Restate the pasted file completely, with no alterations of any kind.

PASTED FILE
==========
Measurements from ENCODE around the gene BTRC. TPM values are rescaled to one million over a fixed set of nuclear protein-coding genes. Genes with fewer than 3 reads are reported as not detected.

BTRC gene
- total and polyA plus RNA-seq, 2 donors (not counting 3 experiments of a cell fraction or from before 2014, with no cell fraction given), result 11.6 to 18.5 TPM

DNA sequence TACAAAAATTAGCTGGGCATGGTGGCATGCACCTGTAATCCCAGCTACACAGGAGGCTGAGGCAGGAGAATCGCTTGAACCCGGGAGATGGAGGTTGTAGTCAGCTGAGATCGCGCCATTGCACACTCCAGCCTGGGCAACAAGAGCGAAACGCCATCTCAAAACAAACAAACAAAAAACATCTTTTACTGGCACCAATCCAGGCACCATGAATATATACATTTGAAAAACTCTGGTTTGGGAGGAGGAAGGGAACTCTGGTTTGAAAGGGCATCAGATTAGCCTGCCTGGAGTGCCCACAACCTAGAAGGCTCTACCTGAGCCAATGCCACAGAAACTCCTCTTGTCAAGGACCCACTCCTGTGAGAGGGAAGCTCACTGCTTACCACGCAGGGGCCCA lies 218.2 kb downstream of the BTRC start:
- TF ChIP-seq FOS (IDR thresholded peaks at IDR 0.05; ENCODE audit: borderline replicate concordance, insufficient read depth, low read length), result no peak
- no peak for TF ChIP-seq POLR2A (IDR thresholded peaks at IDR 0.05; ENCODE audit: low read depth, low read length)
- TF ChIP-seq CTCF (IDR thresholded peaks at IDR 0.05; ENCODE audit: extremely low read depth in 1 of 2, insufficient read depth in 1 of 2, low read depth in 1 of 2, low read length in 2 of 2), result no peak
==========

Measurements from ENCODE around the gene BTRC. TPM values are rescaled to one million over a fixed set of nuclear protein-coding genes. Genes with fewer than 3 reads are reported as not detected.

BTRC gene
- total and polyA plus RNA-seq, 2 donors (not counting 3 experiments of a cell fraction or from before 2014, with no cell fraction given), result 11.6 to 18.5 TPM

DNA sequence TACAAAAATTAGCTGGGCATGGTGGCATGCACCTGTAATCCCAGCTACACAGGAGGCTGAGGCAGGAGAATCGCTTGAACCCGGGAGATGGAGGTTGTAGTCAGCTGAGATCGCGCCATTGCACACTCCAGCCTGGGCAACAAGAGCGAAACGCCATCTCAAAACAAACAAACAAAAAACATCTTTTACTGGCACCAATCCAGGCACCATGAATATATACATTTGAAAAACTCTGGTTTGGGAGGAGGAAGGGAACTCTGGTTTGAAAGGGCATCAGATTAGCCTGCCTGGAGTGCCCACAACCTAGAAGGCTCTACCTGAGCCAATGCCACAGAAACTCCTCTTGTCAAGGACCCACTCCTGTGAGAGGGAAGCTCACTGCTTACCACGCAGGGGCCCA lies 218.2 kb downstream of the BTRC start:
- TF ChIP-seq FOS (IDR thresholded peaks at IDR 0.05; ENCODE audit: borderline replicate concordance, insufficient read depth, low read length), result no peak
- no peak for TF ChIP-seq POLR2A (IDR thresholded peaks at IDR 0.05; ENCODE audit: low read depth, low read length)
- TF ChIP-seq CTCF (IDR thresholded peaks at IDR 0.05; ENCODE audit: extremely low read depth in 1 of 2, insufficient read depth in 1 of 2, low read depth in 1 of 2, low read length in 2 of 2), result no peak